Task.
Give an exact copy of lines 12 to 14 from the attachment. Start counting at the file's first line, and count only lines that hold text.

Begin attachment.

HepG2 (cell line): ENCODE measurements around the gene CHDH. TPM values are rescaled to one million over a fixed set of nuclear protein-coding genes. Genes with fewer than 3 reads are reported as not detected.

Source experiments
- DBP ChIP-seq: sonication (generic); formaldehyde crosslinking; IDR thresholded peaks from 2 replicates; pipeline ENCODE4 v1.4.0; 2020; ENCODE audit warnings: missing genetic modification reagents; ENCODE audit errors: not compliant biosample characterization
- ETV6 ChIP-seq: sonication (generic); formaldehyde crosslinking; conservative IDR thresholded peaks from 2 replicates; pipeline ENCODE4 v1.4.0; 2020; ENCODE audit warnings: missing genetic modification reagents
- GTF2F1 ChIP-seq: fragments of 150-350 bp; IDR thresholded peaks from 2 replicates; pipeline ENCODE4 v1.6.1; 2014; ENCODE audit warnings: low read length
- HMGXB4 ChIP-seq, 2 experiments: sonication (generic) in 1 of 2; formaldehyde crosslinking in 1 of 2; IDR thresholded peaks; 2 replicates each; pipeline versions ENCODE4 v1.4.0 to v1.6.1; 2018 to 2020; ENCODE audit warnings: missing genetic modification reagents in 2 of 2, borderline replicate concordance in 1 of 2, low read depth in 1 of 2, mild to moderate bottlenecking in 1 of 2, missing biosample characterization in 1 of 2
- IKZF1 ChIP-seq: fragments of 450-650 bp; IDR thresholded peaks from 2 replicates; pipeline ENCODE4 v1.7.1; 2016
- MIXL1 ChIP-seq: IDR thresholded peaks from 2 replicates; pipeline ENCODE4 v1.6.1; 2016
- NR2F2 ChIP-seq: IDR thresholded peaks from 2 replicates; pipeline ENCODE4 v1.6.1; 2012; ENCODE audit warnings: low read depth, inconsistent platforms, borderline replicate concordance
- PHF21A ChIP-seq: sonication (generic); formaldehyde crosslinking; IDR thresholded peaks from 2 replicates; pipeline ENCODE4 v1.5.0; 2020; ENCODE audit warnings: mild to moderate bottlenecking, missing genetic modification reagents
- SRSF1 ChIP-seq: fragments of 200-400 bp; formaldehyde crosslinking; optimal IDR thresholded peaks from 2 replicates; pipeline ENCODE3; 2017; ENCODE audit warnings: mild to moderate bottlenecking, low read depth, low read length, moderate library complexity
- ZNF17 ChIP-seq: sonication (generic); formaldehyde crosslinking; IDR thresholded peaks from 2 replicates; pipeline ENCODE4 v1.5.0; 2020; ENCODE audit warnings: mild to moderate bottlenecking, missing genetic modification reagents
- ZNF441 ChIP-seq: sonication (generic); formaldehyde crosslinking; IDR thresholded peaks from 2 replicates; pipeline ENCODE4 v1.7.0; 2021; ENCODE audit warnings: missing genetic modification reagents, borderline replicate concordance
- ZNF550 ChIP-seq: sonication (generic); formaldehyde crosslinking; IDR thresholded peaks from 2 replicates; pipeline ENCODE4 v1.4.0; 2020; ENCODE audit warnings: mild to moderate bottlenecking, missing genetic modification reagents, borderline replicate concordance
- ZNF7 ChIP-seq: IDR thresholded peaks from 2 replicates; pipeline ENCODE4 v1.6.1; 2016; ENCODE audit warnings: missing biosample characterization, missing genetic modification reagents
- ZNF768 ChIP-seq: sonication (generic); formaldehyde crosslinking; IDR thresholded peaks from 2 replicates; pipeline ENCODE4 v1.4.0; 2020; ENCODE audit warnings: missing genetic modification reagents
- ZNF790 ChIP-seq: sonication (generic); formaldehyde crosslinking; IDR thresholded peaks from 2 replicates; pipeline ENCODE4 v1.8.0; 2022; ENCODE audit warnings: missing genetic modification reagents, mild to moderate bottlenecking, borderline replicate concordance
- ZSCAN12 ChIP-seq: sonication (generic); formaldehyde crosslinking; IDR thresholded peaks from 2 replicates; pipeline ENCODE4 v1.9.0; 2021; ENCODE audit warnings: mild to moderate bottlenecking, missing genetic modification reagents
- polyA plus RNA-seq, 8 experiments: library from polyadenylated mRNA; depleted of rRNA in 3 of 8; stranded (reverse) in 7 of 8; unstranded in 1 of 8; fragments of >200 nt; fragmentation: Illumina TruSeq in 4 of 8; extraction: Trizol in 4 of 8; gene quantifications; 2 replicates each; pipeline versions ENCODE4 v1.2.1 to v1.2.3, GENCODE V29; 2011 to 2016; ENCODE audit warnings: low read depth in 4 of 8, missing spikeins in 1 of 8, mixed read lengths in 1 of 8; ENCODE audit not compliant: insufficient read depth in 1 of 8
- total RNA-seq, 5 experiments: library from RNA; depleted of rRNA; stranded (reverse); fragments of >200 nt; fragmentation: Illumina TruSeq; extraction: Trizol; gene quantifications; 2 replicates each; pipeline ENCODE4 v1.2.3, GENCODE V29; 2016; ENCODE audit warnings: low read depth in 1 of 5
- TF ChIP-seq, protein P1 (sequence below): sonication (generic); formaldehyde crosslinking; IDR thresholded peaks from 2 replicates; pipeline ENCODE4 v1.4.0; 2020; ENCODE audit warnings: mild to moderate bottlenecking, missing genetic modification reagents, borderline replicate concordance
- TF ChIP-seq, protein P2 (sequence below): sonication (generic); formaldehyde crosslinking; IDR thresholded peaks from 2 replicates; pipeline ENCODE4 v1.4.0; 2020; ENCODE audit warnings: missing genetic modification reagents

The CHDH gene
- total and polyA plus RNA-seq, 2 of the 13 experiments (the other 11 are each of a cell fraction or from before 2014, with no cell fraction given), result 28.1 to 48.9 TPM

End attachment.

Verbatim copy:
- ZNF17 ChIP-seq: sonication (generic); formaldehyde crosslinking; IDR thresholded peaks from 2 replicates; pipeline ENCODE4 v1.5.0; 2020; ENCODE audit warnings: mild to moderate bottlenecking, missing genetic modification reagents
- ZNF441 ChIP-seq: sonication (generic); formaldehyde crosslinking; IDR thresholded peaks from 2 replicates; pipeline ENCODE4 v1.7.0; 2021; ENCODE audit warnings: missing genetic modification reagents, borderline replicate concordance
- ZNF550 ChIP-seq: sonication (generic); formaldehyde crosslinking; IDR thresholded peaks from 2 replicates; pipeline ENCODE4 v1.4.0; 2020; ENCODE audit warnings: mild to moderate bottlenecking, missing genetic modification reagents, borderline replicate concordance